I'm a space alien cat. I offer no claims to authority other than my own record, and the data and methods I present. Those last are independently verifiable, and I openly invite others to independently verify (again: kudos to Eric Enge who's actually done that).
If you don't care to believe me, fine. I'd suggest however that assume good faith. My views and understanding are based on a mix of experience, on G+ and previously, which admittedly others can't verify, but also some substantial quantitative analysis, which is
Draw your own conclusions.
1. Estimating G+ User Activity: 4-6 million active posters in January 2015 to datehttps://ello.co/dredmorbius/post/nAya9WqdemIoVuVWVOYQUQ
This was the subject of a number of articles in January, 2015.
Eric Enge of Stone Temple Consulting did a far more rigorous follow-up:https://www.stonetemple.com/real-numbers-for-the-activity-on-google-plus/
2. "This One Trick Will Revolutionize Your Use of Social Media: Block fuckwits."https://plus.google.com/104092656004159577193/posts/drLZV8sm7Tq
3. Robert Scoble, "Why Yo Daddy Won’t Use Google+: No Noise Control"http://www.businessinsider.com.au/why-yo-daddy-wont-use-google-no-noise-control-2011-7
4. See: "Tracking the Conversation: "Mark Blyth""https://ello.co/dredmorbius/post/rPizdGtcOi1UikLL1k4A1Q
"Tracking the Conversation: Postcapitalism"https://ello.co/dredmorbius/post/kkfMVN5egp0HsCy5zOmtew
The initial inspiration was a search for "Thomas Piketty" across several domains.
5. Why the first 36 and not the full 100? Because the queries are being run by an automated script (10,700 manual queries is a tad obsessive, even for me), and they're rate-throttled to keep from triggering blocks by Google. The process is now working through the 51st name. Still, the first 36 give a pretty good overall ndication.
While we're answering whys, why the FP Global 100 and not some other list with $YOUR_PREFERRED_INCLUSIONS? It's arbitrary, but as an extant list drawn from a fairly broad and representative interest group, it's a reasonable proxy for "where is conversation on substantive topics occurring?" Agree or disagree with any one member, if you're talking about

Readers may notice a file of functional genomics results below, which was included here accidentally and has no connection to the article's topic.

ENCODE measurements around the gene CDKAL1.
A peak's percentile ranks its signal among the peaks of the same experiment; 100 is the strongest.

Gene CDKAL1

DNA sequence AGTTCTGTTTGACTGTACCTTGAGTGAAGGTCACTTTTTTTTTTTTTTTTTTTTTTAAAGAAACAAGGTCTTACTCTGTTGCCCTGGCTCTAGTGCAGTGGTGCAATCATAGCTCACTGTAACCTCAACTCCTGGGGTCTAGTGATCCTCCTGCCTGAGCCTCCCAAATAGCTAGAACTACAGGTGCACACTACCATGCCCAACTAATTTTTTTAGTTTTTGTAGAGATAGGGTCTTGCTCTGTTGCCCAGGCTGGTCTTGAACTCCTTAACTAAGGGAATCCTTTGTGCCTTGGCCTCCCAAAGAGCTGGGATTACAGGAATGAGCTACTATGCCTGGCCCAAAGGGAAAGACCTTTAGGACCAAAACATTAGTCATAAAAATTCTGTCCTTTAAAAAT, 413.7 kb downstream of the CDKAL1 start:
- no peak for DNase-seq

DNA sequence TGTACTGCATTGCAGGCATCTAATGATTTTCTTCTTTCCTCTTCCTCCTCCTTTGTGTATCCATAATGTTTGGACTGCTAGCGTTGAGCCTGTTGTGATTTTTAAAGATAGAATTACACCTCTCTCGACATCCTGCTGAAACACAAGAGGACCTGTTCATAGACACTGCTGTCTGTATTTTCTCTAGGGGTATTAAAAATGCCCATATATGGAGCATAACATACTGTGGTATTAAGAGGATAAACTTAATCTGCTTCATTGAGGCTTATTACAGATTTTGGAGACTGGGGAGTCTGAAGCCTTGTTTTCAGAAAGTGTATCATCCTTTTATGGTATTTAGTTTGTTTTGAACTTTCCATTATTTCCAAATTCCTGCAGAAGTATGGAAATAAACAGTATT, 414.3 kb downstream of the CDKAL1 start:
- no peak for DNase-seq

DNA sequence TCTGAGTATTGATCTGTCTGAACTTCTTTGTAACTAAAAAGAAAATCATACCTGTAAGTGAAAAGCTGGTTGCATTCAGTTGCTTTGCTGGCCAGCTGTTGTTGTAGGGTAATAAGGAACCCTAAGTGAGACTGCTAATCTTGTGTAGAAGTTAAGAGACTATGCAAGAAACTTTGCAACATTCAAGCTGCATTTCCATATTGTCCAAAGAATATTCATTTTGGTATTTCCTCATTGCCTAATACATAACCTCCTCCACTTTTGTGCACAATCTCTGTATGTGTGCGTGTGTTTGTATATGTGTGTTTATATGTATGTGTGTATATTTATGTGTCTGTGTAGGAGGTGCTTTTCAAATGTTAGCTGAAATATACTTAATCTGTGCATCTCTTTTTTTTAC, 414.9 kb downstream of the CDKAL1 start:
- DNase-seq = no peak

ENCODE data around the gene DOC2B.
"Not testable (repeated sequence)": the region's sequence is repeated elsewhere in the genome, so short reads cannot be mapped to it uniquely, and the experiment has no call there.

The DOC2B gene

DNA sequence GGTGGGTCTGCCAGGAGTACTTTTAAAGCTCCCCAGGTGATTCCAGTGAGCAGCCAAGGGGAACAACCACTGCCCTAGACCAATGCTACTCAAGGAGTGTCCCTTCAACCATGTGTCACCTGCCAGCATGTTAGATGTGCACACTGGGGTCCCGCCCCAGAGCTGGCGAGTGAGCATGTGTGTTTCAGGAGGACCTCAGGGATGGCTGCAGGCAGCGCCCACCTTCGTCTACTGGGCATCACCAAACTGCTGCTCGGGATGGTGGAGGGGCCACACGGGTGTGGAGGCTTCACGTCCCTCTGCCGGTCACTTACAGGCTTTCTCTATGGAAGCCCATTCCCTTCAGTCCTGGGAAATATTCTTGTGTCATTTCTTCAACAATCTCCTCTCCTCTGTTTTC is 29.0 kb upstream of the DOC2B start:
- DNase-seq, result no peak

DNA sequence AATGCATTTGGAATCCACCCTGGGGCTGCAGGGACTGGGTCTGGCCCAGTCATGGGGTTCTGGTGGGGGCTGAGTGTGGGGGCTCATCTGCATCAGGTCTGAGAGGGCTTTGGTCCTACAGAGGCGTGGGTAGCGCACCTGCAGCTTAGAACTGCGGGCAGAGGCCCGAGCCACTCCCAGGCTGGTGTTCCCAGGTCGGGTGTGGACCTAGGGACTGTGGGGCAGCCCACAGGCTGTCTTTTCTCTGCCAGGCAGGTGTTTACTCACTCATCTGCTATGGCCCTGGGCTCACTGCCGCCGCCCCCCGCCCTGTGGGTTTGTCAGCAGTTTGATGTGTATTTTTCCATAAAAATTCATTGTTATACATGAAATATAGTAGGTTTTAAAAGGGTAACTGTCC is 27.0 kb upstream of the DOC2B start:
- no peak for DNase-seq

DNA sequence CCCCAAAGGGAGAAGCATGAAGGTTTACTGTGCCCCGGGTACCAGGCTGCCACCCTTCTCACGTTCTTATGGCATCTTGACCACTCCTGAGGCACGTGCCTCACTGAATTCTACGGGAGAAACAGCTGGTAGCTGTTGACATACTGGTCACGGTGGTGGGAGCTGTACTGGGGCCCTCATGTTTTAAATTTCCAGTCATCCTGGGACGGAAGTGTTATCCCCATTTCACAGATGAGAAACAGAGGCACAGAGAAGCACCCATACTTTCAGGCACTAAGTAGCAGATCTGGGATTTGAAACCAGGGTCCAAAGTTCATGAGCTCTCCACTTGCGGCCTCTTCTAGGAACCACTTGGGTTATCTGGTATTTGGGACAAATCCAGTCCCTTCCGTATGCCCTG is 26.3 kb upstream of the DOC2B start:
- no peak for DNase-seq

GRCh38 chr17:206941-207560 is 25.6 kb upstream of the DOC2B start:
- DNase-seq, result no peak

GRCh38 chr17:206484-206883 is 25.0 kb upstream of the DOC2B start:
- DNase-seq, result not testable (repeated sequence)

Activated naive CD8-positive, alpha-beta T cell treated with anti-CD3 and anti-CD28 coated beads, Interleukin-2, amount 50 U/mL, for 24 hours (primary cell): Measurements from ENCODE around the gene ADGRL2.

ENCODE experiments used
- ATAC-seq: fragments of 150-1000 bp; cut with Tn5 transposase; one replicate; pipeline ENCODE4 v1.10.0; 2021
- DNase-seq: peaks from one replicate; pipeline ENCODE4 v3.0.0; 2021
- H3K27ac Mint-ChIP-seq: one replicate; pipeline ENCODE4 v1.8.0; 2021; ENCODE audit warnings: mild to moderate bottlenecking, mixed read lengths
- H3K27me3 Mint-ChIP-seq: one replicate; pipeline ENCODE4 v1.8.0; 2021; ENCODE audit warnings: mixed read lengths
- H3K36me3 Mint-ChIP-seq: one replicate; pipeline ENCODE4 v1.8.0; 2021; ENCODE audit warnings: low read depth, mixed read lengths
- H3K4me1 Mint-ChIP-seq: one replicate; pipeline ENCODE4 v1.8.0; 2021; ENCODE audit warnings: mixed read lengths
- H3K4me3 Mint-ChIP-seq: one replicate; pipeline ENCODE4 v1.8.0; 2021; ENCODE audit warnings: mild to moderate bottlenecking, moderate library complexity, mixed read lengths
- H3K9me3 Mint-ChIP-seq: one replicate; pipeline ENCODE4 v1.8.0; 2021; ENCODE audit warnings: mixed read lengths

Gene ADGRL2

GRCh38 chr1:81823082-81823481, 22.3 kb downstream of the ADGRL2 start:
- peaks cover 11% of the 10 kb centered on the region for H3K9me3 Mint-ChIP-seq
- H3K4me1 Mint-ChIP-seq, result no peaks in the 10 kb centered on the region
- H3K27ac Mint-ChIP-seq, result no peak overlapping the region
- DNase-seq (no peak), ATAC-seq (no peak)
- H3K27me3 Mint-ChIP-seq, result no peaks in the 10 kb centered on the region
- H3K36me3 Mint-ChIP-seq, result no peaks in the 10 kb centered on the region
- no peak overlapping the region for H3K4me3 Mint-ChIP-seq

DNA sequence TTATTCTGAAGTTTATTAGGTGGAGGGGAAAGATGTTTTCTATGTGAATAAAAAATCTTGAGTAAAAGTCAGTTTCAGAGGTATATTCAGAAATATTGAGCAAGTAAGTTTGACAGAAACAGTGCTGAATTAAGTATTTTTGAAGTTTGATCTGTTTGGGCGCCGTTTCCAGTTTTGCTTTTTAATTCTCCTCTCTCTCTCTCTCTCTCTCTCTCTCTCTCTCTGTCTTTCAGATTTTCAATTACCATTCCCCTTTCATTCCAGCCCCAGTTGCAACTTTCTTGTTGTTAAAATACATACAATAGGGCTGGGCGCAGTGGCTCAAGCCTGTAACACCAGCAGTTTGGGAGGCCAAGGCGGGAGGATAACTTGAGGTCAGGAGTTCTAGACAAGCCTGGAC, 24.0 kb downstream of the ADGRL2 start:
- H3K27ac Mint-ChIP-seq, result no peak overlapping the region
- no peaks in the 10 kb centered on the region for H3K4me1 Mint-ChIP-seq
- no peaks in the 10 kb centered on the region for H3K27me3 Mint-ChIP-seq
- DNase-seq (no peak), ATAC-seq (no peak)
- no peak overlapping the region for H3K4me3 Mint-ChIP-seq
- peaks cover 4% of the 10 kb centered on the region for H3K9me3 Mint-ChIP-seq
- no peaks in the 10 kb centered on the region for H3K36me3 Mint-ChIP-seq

them, you're not just talking about the weather (though you might be talking about the climate).
6. I didn't run the full FP100 query over the ello.co
domain, but instead estimated counts using the top seven names, accounting for 66% of the hits for the FP36. Pope Francis was added to Pope Benedict given timeframe (Benedict's papacy ended prior to Ello's launch), which highly favours Ello (47% of total hits are Francis). Take with much salt. Ello's tiny, thatsthepoint.jpg.
7. For a discussion of strengths, see: "Ello As Blog / Publishing Platform"https://ello.co/dredmorbius/post/HN7ZS4dFJDWsSq3JayVIbg
Yes, changing the present site styling would be a major win. I've [written my own](http://stylebot.me/styles/9519
) which I consider to be a massive improvement. I also have my own CSS for G+, whose stock UI is awful, and whose underlying CSS is an unmitigated clusterfuck. Google's use of Closure CSS minification is a category error.
A better Markdown parser (more complete, fewer bugs) is also high on my list.
8. Yeah, something else I've written about:https://ello.co/dredmorbius/post/FTpX7LWNFjtOpYGu5xRkHg
For what's wrong with G+ "Collections", admittedly a start though a bad one:https://ello.co/dredmorbius/post/gdidy2f4MTuS8zpxiUKSGQ
9. "This is a challenge to the Ello team (and Ello members)"https://ello.co/dredmorbius/post/qNaGY6s0tStDkT5eaubaLg
10. See Wikipedia:https://en.wikipedia.org/wiki/Wikipedia:Assume_good_faith
Also: "Our social policies are not a suicide pact"https://en.wikipedia.org/wiki/Wikipedia:Our_social_policies_are_not_a_suicide_pact
You're welcome to drop the assumption if you've found compelling reason to show it unwarranted. Though I've seen far too many attacks based on prior frames and lenses which my counterpary won't drop.